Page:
vitamin a prenatal vitamin pregnant pregnancy

Vitamin A for Conception, Pregnancy, Breastfeeding (and Life!)

We all heard it as kids.

"Carrots improve your eyesight. Eat up!"

Our parents weren't lying: carrots are high in vitamin A, which is critical for many of our bodies' systems proper function, including eye health. Vitamin A deficiency is incredibly common in children and women of childbearing age, and is the leading cause of preventable blindness in the world.

However, unfortunately for those of us who were easily fooled into cleaning our plates (special shoutout to those of us who thought we might just get to give up our eyeglasses!), eating orange fruits and vegetables won't help you magically achieve perfect vision.

In fact, for those who really went for it, the over-consumption of carrots may have led to a temporary condition called carotenemia, a rare occurrence of orange coloring of the feet, hands, and areas of thicker skin on the body. That's right: some who ingest too many carotenoid-containing foods - and have a genetic variation that alters how they convert beta-carotene to vitamin A - really turn (a little) orange!

Rare conditions aside, vitamin A deficiency is a growing concern for almost half of the US population. In a survey of over 44,000 people, 43% were not consuming adequate amounts of vitamin A, completely missing the daily recommended intake values.

Vitamin A comes in multiple forms, each playing a different role in human health.

The various forms of vitamin A are important for the health of our:

  • Eyes
  • Skin
  • Reproductive system
  • Immune system
  • Thyroid gland
  • Fetal health (in pregnant women)

So what is Vitamin A?

Vitamin A is a generic term that refers to fat-soluble compounds found as preformed vitamin A in animal products and as provitamin A carotenoids in fruits and vegetables. 

The three most active forms of vitamin A in the body are retinol, retinal, and retinoic acid (beta-carotene is the less active form). Dietary supplements usually contain variations on these active forms, such as retinyl acetate or retinyl palmitate (preformed vitamin A), beta-carotene (provitamin A), or a combination of both preformed and provitamin A.

While critically low levels of vitamin A are not common in developed countries, subclinically low levels are surprisingly common. Defined as serum retinol, or concentrations lower than 0.70 μmol/L or 20 μg/dL, subclinical vitamin A levels are often dismissed by traditionally trained doctors and healthcare providers because they are higher than the conventional lab ranges for deficiency.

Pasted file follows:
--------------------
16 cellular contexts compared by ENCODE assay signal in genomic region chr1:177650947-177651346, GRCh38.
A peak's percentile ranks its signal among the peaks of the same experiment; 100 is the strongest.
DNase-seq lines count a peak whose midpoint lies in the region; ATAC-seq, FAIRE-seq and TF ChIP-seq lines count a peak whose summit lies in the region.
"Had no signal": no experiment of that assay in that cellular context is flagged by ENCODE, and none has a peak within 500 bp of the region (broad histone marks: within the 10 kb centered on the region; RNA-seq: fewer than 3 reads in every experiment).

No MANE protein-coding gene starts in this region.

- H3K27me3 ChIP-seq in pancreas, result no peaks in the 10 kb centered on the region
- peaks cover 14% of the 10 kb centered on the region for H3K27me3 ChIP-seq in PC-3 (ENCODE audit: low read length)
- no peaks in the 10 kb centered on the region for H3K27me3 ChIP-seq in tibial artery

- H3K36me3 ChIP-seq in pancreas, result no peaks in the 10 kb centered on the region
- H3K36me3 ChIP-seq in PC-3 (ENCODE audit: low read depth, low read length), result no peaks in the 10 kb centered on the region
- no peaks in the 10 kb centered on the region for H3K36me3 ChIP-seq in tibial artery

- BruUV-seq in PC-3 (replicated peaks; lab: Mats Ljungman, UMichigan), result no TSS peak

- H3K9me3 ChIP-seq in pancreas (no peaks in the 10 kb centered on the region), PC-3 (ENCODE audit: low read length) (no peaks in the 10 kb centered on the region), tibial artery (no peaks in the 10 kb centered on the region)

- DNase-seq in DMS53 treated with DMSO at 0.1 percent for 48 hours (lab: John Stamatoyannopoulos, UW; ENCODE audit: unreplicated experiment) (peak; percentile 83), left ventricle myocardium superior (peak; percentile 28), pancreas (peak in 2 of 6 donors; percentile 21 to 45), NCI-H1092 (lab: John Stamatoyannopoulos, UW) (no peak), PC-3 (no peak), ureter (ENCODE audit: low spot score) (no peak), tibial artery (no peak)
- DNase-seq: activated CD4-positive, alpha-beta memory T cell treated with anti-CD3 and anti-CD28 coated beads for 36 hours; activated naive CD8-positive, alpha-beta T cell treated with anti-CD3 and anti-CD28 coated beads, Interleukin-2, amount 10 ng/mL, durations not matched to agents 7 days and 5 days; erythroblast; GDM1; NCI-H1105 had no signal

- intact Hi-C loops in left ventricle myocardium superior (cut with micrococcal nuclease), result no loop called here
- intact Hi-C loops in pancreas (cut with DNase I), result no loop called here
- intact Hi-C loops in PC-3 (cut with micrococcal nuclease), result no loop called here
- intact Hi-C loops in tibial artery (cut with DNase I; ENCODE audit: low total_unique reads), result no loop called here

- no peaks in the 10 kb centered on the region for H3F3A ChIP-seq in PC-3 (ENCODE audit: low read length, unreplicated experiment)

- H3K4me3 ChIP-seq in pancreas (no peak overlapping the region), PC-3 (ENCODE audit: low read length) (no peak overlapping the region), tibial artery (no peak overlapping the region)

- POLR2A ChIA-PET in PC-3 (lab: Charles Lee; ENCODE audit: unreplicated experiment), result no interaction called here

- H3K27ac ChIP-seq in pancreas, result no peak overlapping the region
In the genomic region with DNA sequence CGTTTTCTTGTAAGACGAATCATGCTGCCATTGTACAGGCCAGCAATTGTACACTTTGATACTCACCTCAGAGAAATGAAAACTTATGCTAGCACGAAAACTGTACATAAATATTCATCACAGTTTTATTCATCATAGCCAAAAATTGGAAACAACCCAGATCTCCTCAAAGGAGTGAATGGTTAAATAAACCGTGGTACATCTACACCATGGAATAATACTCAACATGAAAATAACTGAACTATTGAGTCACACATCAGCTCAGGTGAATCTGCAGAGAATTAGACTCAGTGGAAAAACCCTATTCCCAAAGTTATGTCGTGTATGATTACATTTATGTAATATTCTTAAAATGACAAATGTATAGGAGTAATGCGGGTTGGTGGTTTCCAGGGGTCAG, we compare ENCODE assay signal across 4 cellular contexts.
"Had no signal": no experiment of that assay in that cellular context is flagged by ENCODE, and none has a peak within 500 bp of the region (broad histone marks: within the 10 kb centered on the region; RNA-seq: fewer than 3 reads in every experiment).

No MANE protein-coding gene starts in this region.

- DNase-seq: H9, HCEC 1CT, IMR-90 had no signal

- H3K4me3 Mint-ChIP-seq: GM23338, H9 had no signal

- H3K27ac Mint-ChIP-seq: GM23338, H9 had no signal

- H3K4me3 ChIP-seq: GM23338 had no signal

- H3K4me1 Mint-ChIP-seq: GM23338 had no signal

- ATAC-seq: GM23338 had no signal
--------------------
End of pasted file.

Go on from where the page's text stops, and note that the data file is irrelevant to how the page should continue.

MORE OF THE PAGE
Optimal vitamin A levels are important for:

  • Healthy vision and eye development in developing fetuses and adults, including normal color vision, normal vision in dim lighting, and normal dark adaptation
  • Regulating the growth and differentiation of virtually every cell in the body, from embryos to adults (meaning, deciding which cells become which organs, and putting together body systems as a fetus develops)
  • Healthy immune response to infectious diseases from fetal development through adulthood
  • Normal red blood cell production, including integration of iron and oxygen-carrying capacity within those cells
  • Normal iron levels in the blood
  • Healthy thyroid function and thyroid stimulating hormone (TSH) levels
  • Robust skin cell turnover and proper healing

How can we consume enough of the right kinds of Vitamin A for optimal health?

The truth is, the most active forms of vitamin A are found in animal-based foods that come to your table from healthy animals that are humanely raised and nourished in the way that is ideal for them. Understanding the quality of your food is extremely important.

Provitamin A does not equal preformed vitamin (why animal-based foods matter)

The best real foods for consuming the most active forms of vitamin A are:

  • Beef liver
  • Cod liver oil
  • Pastured butter
  • Pastured eggs (yolk, please!)
  • Whole, organic milk

According to the US Institute for Medicine (IOM), dietary retinol (one of the preformed “active” versions of vitamin A) is 12-24 times more active than dietary beta-carotene and alpha-carotene. What's more, the bioavailability (or the immediate ability to be absorbed and put to use in the body) varies greatly from food to food, with different combinations, with the amount of fat consumed, and with each individual’s enzyme conversion activity.

While carotenoids like beta-carotene are not the most active form of vitamin A, they do convert to active vitamin A in the body in part, and are also utilized for non-provitamin A tasks, like potent antioxidants.

These plant-based foods are rich in carotenoids, which convert in varying amounts to the active forms of vitamin A8:

  • Sweet potatoes
  • Spinach
  • Kale
  • Mustard, collard, turnip, and beet greens
  • Swiss chard
  • Winter squash

How much vitamin A is the right amount?

Vitamin A needs vary from person to person based on their genetics, gut health, health conditions, and stage of life. For the average person, quantities can be generalized based on sex and age. For example, needs for women generally look something like this:

  • Adults (19+ years): 700 μg/day (2,331 IU)
  • Pregnant (19+ years): 770 μg/day (2,564 IU)
  • Breastfeeding (19+ years): 1300 μg/day (4,330 IU)
  • Upper limit: 3000 μg/day (10,000 IU)